Last week’s birth of a Hawaiian monk seal on a busy Waikiki beach wasn’t just a rare spectacle for tourists, it was a landmark event in the recovery of this critically endangered native species. And it’s more proof that the Endangered Species Act works.

Rocky, officially known at RH58, has given birth to nine other pups, all on the same beach in her native Kauai. She’s been living mostly in Oahu since 2002 and would swim back to Kauai to have her pups. But this time, Rocky remained on Hawaii’s most populated island.

This widely witnessed birth on Waikiki — the first one recorded there since the Hawaiian monk seal was placed on the endangered species list in 1976 — is a promising sign that Hawaiian monk seals are on the path to recovery.

A Hawaiian monk seal and her pup on Kaimana Beach on Thursday.

Anthony Quintano/Civil Beat

It’s been a long journey. Hawaiian monk seals have lived on the Hawaiian archipelago for millions of years but their population has declined dramatically since the 1950s, due to a number of factors including food limitation and net entanglements. 

These iconic seals numbered around 1,700 individuals and were spiraling toward extinction when they became federally protected. 

They’re still struggling but we’ve seen important improvements in recent years. Robust conservation measures, new critical habitat protections and funding for Hawaiian monk seal recovery under the act has helped turn around a multi-decade decline that had dropped the population to a low of about 1,100 seals in  2009.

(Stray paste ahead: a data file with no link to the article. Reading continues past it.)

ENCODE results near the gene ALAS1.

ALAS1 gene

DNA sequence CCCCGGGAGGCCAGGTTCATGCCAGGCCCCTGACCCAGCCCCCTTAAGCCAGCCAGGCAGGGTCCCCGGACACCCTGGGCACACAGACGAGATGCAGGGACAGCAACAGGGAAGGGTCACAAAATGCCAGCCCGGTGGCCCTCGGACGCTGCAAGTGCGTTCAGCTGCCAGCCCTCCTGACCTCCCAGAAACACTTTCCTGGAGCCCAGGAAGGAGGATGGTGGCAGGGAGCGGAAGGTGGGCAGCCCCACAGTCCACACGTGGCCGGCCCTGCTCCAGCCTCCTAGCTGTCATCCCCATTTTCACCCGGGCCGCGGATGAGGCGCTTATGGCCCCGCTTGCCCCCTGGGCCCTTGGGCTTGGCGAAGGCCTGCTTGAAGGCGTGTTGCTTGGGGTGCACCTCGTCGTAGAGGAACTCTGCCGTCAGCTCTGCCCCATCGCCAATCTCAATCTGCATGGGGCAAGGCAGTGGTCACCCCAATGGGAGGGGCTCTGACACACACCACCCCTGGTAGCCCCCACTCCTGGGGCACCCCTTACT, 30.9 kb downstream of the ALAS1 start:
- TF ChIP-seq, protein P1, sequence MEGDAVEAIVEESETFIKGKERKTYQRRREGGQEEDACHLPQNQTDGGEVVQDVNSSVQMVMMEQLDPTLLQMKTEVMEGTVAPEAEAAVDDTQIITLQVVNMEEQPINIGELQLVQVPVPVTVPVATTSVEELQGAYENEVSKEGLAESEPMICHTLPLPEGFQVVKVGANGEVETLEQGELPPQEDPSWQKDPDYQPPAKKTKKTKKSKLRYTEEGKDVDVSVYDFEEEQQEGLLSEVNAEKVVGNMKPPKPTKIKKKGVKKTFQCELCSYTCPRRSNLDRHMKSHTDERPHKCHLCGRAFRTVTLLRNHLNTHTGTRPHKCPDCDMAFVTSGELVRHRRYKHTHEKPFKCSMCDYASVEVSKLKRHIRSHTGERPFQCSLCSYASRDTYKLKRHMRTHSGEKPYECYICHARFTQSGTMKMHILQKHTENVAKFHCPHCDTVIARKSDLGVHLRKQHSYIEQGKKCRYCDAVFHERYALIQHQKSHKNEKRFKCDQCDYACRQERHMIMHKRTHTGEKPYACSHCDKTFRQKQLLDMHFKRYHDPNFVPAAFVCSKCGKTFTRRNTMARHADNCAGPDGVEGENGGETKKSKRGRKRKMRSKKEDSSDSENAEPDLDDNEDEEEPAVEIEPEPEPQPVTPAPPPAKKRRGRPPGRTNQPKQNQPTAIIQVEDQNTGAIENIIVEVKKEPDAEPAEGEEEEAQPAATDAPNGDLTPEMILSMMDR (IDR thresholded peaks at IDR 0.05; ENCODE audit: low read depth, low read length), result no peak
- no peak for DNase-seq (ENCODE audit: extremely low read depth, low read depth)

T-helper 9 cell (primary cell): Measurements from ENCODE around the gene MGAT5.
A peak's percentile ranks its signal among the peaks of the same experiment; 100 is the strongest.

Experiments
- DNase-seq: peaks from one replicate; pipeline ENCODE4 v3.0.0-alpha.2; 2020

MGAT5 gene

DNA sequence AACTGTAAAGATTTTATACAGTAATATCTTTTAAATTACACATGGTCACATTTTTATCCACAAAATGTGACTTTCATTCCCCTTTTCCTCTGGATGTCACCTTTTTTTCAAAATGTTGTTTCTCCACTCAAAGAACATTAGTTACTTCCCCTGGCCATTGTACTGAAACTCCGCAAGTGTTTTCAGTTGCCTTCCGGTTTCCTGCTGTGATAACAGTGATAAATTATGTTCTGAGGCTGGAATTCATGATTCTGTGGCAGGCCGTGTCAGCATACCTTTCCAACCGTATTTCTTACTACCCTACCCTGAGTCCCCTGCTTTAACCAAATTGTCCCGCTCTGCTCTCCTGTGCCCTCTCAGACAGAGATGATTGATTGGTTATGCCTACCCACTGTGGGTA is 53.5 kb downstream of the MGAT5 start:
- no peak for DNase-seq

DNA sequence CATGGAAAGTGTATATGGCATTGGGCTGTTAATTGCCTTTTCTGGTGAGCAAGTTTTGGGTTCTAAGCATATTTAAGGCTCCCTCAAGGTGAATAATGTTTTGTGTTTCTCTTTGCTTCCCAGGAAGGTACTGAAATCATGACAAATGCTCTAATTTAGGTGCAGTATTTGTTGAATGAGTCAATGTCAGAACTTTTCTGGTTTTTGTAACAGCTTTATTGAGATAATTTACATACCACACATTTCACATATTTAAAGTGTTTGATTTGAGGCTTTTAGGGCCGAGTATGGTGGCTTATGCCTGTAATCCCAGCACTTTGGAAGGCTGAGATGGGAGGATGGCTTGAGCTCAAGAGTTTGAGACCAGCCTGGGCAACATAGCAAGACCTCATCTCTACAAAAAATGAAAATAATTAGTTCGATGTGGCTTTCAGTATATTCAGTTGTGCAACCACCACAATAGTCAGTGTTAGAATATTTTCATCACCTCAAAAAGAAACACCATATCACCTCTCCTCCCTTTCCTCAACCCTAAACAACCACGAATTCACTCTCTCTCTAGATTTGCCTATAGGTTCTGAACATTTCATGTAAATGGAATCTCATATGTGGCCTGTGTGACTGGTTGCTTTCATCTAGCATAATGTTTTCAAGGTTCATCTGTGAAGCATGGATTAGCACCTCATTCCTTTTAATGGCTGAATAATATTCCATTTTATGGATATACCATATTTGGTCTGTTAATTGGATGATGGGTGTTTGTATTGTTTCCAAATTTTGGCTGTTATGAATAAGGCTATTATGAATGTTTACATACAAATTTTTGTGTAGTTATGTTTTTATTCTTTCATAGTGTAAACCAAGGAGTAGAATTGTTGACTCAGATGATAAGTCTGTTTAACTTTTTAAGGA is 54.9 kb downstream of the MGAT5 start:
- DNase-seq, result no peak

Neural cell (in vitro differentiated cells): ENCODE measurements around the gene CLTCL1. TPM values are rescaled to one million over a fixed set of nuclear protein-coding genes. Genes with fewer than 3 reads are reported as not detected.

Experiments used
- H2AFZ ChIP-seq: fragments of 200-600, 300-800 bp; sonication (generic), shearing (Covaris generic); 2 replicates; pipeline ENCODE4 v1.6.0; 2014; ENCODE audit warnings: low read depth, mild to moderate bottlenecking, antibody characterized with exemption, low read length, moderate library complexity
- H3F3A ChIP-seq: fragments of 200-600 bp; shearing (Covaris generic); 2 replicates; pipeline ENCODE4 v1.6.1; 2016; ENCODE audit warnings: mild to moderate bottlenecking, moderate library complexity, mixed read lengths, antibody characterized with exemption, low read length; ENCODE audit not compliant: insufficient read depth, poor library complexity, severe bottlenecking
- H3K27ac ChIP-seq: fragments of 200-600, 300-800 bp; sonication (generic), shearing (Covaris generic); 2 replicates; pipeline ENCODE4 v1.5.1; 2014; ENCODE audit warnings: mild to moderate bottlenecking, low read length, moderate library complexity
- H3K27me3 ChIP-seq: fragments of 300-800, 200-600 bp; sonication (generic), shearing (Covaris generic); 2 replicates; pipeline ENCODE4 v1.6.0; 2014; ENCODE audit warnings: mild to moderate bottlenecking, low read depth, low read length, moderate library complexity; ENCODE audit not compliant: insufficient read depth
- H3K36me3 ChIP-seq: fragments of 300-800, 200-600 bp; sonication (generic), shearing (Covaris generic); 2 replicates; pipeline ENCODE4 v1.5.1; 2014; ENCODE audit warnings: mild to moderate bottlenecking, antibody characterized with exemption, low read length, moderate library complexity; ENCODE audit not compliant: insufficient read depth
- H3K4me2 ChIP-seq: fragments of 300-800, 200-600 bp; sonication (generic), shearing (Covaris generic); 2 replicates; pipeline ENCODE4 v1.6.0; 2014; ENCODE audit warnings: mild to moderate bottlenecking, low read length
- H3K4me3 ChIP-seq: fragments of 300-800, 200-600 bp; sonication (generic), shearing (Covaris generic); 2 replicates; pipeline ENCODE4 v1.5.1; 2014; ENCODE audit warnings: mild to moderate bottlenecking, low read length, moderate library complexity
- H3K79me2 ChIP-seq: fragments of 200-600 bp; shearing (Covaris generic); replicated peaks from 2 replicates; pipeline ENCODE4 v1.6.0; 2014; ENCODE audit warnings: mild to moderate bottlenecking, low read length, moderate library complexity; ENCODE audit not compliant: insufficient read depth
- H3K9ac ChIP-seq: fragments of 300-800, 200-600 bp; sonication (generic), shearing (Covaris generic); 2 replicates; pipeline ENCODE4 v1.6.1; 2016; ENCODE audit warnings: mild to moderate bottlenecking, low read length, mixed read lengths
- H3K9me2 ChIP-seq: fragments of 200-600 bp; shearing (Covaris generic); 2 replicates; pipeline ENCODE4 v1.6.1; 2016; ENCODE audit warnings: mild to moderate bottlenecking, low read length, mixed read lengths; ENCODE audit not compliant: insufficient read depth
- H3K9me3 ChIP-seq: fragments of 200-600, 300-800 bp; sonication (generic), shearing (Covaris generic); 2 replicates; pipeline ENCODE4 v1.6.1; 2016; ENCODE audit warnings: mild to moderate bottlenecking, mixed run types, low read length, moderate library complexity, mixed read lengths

Today the population numbers about 1,400, with annual increases of almost 3 percent since 2009. The fastest growth is in the subpopulation around the main Hawaiian Islands, now expanding at more than 10 percent per year. Oahu and other populated islands are where scientists say they need to thrive if this species is to survive.

These increases are no accident, and it wouldn’t have happened without the Endangered Species Act, which has staved off extinction for 99 percent of the animals and plants under its care and put hundreds on the road to recovery.

Rocky and her pup are protected from harassment by volunteers and federal and state conservation laws. These same laws help protect seal habitat while allowing for surfing, fishing and other activities.

Yet the recovery of Hawaiian monk seals could still be derailed by President Trump and congressional Republicans, who have been trying to weaken the Endangered Species Act, yank funding from conservation programs, and possibly revoke protections offered by the Papahanaumokuakea Marine National Monument, key monk seal habitat in the Northwestern Hawaiian Islands.

There are those who say we can’t afford to protect endangered species from extinction. They set up false conflicts between imperiled species like the Hawaiian monk seal and people who want to develop property, fish, or just enjoy the natural places that we share with wildlife.

But the sight of this monk seal mother and her newborn pup bonding on one the world’s most popular beaches is a testament to the possibilities of peaceful coexistence between humans and a species that is slowly rebounding from near extinction.

The Endangered Species Act works because people care – and we need to continue caring enough to see even more monk seals pups on our beaches.

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